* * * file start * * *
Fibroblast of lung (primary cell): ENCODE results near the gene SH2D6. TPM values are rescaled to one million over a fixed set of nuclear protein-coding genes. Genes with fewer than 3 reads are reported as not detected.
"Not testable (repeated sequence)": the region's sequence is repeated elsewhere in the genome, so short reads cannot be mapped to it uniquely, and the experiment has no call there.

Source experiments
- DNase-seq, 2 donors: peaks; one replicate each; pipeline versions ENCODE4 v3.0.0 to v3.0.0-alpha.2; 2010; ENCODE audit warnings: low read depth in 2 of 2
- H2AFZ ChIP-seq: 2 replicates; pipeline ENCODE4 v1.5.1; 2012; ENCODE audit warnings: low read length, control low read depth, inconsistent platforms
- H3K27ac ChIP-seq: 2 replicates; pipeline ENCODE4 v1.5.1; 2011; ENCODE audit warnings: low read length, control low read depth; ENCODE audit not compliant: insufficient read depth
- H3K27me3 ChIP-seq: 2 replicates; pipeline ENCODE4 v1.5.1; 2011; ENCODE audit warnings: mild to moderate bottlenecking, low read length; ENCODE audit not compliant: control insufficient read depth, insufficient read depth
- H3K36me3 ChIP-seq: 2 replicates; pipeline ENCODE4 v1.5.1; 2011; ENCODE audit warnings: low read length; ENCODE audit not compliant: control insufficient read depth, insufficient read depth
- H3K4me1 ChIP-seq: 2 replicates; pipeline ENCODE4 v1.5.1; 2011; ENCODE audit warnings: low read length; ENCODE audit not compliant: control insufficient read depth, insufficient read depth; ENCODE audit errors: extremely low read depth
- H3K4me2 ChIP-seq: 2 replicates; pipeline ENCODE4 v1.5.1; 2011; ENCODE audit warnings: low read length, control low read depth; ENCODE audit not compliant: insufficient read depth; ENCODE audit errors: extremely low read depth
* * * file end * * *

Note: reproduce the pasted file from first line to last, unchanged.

Fibroblast of lung (primary cell): ENCODE results near the gene SH2D6. TPM values are rescaled to one million over a fixed set of nuclear protein-coding genes. Genes with fewer than 3 reads are reported as not detected.
"Not testable (repeated sequence)": the region's sequence is repeated elsewhere in the genome, so short reads cannot be mapped to it uniquely, and the experiment has no call there.

Source experiments
- DNase-seq, 2 donors: peaks; one replicate each; pipeline versions ENCODE4 v3.0.0 to v3.0.0-alpha.2; 2010; ENCODE audit warnings: low read depth in 2 of 2
- H2AFZ ChIP-seq: 2 replicates; pipeline ENCODE4 v1.5.1; 2012; ENCODE audit warnings: low read length, control low read depth, inconsistent platforms
- H3K27ac ChIP-seq: 2 replicates; pipeline ENCODE4 v1.5.1; 2011; ENCODE audit warnings: low read length, control low read depth; ENCODE audit not compliant: insufficient read depth
- H3K27me3 ChIP-seq: 2 replicates; pipeline ENCODE4 v1.5.1; 2011; ENCODE audit warnings: mild to moderate bottlenecking, low read length; ENCODE audit not compliant: control insufficient read depth, insufficient read depth
- H3K36me3 ChIP-seq: 2 replicates; pipeline ENCODE4 v1.5.1; 2011; ENCODE audit warnings: low read length; ENCODE audit not compliant: control insufficient read depth, insufficient read depth
- H3K4me1 ChIP-seq: 2 replicates; pipeline ENCODE4 v1.5.1; 2011; ENCODE audit warnings: low read length; ENCODE audit not compliant: control insufficient read depth, insufficient read depth; ENCODE audit errors: extremely low read depth
- H3K4me2 ChIP-seq: 2 replicates; pipeline ENCODE4 v1.5.1; 2011; ENCODE audit warnings: low read length, control low read depth; ENCODE audit not compliant: insufficient read depth; ENCODE audit errors: extremely low read depth